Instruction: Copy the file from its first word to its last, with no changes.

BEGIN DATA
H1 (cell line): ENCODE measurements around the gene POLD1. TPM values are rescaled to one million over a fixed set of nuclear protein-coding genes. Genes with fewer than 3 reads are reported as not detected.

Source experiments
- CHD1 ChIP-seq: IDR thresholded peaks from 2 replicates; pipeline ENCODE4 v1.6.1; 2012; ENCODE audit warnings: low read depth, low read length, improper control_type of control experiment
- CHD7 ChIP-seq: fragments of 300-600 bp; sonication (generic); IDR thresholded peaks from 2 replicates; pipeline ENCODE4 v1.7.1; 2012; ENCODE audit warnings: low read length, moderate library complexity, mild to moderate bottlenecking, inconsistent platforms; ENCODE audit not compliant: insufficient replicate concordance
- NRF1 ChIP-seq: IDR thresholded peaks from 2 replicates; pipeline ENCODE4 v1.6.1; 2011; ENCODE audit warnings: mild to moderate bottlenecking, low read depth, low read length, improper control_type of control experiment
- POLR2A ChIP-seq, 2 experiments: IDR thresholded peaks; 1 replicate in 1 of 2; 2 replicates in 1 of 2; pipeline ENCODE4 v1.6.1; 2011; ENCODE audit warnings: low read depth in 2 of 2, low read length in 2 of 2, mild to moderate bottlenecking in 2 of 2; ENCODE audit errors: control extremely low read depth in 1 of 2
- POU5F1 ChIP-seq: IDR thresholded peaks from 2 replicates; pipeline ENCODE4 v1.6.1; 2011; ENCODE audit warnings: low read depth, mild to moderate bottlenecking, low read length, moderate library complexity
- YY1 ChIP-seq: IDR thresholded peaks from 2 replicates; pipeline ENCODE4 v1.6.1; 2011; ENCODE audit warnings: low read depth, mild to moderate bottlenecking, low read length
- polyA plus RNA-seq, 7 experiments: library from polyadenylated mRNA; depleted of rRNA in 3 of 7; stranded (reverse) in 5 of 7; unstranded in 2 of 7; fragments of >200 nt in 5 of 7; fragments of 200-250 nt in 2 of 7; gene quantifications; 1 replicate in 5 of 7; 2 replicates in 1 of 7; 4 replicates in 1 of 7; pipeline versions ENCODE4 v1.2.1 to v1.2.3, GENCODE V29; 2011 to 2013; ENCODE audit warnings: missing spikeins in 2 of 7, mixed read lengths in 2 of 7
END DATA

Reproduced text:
H1 (cell line): ENCODE measurements around the gene POLD1. TPM values are rescaled to one million over a fixed set of nuclear protein-coding genes. Genes with fewer than 3 reads are reported as not detected.

Source experiments
- CHD1 ChIP-seq: IDR thresholded peaks from 2 replicates; pipeline ENCODE4 v1.6.1; 2012; ENCODE audit warnings: low read depth, low read length, improper control_type of control experiment
- CHD7 ChIP-seq: fragments of 300-600 bp; sonication (generic); IDR thresholded peaks from 2 replicates; pipeline ENCODE4 v1.7.1; 2012; ENCODE audit warnings: low read length, moderate library complexity, mild to moderate bottlenecking, inconsistent platforms; ENCODE audit not compliant: insufficient replicate concordance
- NRF1 ChIP-seq: IDR thresholded peaks from 2 replicates; pipeline ENCODE4 v1.6.1; 2011; ENCODE audit warnings: mild to moderate bottlenecking, low read depth, low read length, improper control_type of control experiment
- POLR2A ChIP-seq, 2 experiments: IDR thresholded peaks; 1 replicate in 1 of 2; 2 replicates in 1 of 2; pipeline ENCODE4 v1.6.1; 2011; ENCODE audit warnings: low read depth in 2 of 2, low read length in 2 of 2, mild to moderate bottlenecking in 2 of 2; ENCODE audit errors: control extremely low read depth in 1 of 2
- POU5F1 ChIP-seq: IDR thresholded peaks from 2 replicates; pipeline ENCODE4 v1.6.1; 2011; ENCODE audit warnings: low read depth, mild to moderate bottlenecking, low read length, moderate library complexity
- YY1 ChIP-seq: IDR thresholded peaks from 2 replicates; pipeline ENCODE4 v1.6.1; 2011; ENCODE audit warnings: low read depth, mild to moderate bottlenecking, low read length
- polyA plus RNA-seq, 7 experiments: library from polyadenylated mRNA; depleted of rRNA in 3 of 7; stranded (reverse) in 5 of 7; unstranded in 2 of 7; fragments of >200 nt in 5 of 7; fragments of 200-250 nt in 2 of 7; gene quantifications; 1 replicate in 5 of 7; 2 replicates in 1 of 7; 4 replicates in 1 of 7; pipeline versions ENCODE4 v1.2.1 to v1.2.3, GENCODE V29; 2011 to 2013; ENCODE audit warnings: missing spikeins in 2 of 7, mixed read lengths in 2 of 7